My final excursion in Argentina was an absolutely incredible way to end my program. Last Thursday I took a bus from Buenos Aires to the northern tip of Argentina, a place called Iguazú. The national park there is enormous and overlaps the borders of Argentina, Paraguay, and Brazil. I even got to see the place where the three borders intersect! The day I arrived, my group was taken into the jungle to visit a tribe of indigenous people called the Guaraní. When I learned about this part of the excursion, I felt a little uncomfortable about going into the jungle to look at the way a tribe of people lives differently than I do. I learned that they used to be semi-nomadic but now they live off tourism and selling their artisan crafts because they can’t travel and hunt anymore due to the development of urban society. While this made me sad, I decided I would rather support them in the only way that I could, so I went and learned a bit about their culture and bought some of their handmade crafts. The guide talked to us about their history and showed us the wooden traps they used to use to catch animals for food. He also told us about their system of government. They normally elect a new leader every 3-4 years, but the current leader has been in place for 27 years now and is responsible for providing the people with running water, electricity, elementary and high school, and most importantly, the title for the land in which they live. I do appreciate learning about other cultures that are different from mine which is why I travel. However, I still feel conflicted about visiting a tribe of people as a tourist. We didn’t go to where they actually live but watching the people that were there and being told to take pictures with them felt like I was visiting a zoo, which made me uncomfortable. These are people just like me, even if they do live differently.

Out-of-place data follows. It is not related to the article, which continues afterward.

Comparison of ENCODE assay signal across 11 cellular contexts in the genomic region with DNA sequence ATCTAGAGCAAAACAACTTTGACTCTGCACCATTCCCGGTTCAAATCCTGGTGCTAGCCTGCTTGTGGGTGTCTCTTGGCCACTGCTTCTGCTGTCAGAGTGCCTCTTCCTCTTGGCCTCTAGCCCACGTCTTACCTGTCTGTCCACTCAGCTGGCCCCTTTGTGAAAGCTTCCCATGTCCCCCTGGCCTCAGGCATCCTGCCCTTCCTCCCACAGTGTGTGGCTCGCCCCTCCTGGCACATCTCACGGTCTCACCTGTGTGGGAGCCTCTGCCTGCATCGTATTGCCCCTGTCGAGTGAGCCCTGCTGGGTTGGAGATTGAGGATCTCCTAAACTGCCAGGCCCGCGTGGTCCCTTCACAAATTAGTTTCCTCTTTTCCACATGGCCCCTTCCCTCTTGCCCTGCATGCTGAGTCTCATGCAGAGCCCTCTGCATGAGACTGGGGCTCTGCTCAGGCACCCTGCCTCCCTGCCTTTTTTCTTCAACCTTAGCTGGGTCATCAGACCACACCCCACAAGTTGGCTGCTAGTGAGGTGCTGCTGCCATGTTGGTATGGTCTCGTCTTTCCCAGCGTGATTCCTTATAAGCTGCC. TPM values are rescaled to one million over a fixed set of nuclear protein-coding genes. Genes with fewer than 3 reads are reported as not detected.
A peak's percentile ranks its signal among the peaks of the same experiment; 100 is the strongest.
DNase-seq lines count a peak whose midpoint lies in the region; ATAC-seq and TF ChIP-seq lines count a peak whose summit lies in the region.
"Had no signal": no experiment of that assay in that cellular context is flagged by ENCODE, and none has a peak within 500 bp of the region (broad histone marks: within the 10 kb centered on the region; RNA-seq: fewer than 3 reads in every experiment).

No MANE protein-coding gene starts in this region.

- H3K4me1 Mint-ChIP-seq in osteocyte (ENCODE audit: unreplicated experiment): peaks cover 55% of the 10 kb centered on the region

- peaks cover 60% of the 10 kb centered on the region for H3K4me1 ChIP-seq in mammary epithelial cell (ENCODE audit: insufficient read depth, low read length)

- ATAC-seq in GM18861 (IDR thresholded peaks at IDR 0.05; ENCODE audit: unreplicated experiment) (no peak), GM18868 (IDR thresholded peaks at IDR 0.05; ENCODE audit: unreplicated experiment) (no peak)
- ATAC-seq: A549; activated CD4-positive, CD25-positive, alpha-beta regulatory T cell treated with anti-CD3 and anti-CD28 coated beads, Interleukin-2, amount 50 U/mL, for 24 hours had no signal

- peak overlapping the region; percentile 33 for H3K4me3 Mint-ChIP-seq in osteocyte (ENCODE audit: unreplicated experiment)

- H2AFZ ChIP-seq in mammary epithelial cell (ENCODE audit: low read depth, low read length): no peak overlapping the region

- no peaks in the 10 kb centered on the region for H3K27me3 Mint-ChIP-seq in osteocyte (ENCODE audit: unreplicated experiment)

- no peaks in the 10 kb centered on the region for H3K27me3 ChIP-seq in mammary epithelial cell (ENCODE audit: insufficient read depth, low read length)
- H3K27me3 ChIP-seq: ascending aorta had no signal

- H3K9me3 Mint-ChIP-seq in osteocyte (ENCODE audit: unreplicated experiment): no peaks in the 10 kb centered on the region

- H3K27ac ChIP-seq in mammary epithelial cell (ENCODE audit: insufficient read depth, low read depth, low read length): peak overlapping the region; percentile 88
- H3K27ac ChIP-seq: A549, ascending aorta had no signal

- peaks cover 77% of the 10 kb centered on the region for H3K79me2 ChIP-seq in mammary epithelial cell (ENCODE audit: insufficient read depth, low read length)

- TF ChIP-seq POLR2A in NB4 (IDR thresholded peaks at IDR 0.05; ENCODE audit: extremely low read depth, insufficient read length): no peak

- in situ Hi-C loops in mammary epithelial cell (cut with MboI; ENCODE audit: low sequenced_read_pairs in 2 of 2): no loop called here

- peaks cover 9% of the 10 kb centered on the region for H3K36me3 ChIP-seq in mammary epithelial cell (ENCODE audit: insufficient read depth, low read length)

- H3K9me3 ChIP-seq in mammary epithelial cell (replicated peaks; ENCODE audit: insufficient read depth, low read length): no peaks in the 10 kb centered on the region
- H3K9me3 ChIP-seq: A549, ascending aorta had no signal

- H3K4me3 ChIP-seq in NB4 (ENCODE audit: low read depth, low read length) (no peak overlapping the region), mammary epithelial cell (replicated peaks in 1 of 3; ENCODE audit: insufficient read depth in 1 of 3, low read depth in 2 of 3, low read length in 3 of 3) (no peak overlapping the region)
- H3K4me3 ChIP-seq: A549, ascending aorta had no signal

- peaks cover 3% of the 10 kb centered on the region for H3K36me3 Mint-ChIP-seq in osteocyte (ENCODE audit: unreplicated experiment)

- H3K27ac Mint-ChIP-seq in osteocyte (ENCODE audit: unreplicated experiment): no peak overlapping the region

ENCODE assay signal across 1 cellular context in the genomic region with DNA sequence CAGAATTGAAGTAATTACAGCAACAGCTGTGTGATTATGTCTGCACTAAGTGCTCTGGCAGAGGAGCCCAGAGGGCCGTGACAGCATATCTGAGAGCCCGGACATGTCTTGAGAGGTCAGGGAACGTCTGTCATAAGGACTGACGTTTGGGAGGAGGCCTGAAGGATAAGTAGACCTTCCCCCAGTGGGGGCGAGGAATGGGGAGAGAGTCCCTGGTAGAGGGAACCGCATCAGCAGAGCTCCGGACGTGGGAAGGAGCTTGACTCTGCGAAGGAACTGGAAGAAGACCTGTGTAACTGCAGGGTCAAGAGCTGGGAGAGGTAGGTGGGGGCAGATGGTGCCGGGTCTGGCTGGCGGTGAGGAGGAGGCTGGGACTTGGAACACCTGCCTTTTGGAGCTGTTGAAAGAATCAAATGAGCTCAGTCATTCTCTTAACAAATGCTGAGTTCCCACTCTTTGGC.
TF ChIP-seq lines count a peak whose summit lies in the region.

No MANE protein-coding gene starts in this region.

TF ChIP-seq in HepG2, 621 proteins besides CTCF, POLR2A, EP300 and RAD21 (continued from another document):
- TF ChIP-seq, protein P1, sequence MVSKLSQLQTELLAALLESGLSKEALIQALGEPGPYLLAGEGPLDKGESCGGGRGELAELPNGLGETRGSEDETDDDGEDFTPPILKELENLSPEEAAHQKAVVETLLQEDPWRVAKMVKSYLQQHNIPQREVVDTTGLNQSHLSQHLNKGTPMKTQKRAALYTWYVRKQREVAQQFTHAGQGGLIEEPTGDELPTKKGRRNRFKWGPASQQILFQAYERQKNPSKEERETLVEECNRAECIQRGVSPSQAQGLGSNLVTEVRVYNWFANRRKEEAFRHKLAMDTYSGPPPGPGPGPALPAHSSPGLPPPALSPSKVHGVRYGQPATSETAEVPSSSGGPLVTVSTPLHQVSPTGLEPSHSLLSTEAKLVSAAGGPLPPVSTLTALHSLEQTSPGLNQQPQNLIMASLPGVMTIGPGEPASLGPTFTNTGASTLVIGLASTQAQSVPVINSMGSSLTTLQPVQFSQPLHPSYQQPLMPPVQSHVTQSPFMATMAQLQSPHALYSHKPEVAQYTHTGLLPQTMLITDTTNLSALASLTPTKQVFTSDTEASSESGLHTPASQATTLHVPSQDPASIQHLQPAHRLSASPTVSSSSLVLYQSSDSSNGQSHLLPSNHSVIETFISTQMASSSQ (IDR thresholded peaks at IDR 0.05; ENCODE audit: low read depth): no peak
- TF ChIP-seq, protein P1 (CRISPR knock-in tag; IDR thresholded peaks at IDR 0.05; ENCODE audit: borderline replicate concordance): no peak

On the other hand, the national park was amazing. Though I was only able to visit a small part of it, what I did see was incredible. There were huge waterfalls that spanned multiple kilometers and mist that made rainbows at almost every angle. In addition to the amazing scenery, there was an array of species of wildlife throughout the park. I couldn’t begin to count the number of butterflies that circled my group every step of the way. That was really cool because they were not afraid to land on our heads, hands, or shoulders. There were a couple of gorgeous blue and purple butterflies that stayed on my hand for about 20 minutes while I walked from the first set of falls to the river, where I rafted down to the next point. I also saw a toucan, a family of monkeys, and a ton of raccoon-like animals called coatis. Coatis aren’t afraid of humans at all, unlike toucans. They came right up to my group looking for food. They were pretty cute, but we weren’t allowed to feed or pet them because they can be dangerous sometimes. We saw multiple falls from multiple angles, each with their own breathtaking view. I’m really starting to realize that seeing things like that with my own eyes is absolutely worth traveling to the other side of the world.
Michael Panelas is a junior at the University of Missouri-Kansas City studying Spanish and Jazz music. Michael will spend the spring semester in Buenos Aires, Argentina with the ISA Spanish Intensive Program.
Student blog entries posted to the Roos Abroad Blog may not reflect the opinions and recommendations of UMKC Study Abroad and International Academic Programs. The blog is intended to give students a forum for free expression of thoughts and experiences abroad in a respectful space.